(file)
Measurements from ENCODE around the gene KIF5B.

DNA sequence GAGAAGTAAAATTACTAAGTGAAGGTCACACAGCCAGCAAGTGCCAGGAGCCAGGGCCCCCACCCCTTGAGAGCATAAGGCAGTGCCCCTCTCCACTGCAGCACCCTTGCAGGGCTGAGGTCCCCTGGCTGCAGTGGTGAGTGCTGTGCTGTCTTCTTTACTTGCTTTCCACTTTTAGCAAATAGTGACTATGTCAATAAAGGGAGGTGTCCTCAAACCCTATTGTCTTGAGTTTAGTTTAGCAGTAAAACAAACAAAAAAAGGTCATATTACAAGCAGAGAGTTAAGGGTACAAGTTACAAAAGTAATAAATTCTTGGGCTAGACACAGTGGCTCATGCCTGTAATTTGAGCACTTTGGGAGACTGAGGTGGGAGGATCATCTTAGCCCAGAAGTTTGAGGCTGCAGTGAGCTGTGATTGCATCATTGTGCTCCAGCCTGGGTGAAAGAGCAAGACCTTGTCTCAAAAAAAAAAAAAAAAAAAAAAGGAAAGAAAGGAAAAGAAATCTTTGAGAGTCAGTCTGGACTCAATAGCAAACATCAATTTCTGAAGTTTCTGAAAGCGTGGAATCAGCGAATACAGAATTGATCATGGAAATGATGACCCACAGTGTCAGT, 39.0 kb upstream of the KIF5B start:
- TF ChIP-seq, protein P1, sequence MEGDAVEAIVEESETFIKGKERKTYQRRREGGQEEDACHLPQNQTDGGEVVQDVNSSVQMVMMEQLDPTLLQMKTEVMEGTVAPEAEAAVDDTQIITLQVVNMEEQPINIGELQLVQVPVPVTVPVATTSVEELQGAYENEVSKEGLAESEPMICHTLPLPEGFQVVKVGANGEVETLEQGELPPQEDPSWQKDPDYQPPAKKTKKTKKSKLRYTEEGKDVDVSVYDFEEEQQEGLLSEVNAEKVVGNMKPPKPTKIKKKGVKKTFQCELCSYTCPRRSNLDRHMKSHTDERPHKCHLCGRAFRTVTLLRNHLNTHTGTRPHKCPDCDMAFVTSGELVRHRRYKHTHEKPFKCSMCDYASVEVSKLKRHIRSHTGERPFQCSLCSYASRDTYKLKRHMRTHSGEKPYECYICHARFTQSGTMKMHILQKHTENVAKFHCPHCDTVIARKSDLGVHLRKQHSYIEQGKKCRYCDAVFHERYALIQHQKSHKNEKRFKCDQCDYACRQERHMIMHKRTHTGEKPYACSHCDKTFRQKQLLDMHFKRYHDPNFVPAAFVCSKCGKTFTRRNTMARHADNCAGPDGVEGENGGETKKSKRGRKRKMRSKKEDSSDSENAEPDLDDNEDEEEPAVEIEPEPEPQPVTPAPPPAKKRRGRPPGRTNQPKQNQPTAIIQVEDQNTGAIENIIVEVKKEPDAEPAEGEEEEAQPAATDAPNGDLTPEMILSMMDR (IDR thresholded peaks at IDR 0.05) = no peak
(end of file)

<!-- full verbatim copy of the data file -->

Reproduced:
Measurements from ENCODE around the gene KIF5B.

DNA sequence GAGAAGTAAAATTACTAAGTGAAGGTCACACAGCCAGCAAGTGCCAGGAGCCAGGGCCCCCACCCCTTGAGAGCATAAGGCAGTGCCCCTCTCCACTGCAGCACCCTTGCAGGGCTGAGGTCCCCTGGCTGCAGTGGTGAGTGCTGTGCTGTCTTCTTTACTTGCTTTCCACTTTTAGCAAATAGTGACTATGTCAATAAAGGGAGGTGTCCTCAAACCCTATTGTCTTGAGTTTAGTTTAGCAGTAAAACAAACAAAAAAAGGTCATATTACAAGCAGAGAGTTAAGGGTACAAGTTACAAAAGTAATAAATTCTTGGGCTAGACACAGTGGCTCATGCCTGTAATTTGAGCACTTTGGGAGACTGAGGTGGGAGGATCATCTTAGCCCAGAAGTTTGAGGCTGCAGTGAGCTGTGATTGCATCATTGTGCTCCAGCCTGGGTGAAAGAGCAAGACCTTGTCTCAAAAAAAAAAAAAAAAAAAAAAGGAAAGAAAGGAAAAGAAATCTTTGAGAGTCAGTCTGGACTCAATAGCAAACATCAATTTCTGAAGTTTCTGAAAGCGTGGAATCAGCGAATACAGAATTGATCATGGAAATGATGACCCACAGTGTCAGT, 39.0 kb upstream of the KIF5B start:
- TF ChIP-seq, protein P1, sequence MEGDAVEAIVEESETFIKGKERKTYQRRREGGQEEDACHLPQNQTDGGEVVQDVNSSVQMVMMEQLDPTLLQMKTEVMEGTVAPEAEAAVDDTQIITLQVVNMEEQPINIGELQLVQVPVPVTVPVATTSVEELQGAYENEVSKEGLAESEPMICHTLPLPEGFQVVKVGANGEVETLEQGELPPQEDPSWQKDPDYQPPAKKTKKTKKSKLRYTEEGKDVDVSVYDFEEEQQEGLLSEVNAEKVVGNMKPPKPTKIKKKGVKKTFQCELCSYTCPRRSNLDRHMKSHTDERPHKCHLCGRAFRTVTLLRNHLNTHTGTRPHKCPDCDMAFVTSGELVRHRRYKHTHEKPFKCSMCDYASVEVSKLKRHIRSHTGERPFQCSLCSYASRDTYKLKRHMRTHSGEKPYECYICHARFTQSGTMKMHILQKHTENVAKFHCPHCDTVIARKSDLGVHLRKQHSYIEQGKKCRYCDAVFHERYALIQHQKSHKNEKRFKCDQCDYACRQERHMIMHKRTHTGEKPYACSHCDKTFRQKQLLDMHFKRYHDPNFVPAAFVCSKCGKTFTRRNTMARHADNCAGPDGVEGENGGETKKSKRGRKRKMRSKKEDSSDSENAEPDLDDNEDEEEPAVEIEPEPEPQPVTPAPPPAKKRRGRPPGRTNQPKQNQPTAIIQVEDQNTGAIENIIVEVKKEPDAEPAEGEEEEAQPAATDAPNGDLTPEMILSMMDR (IDR thresholded peaks at IDR 0.05) = no peak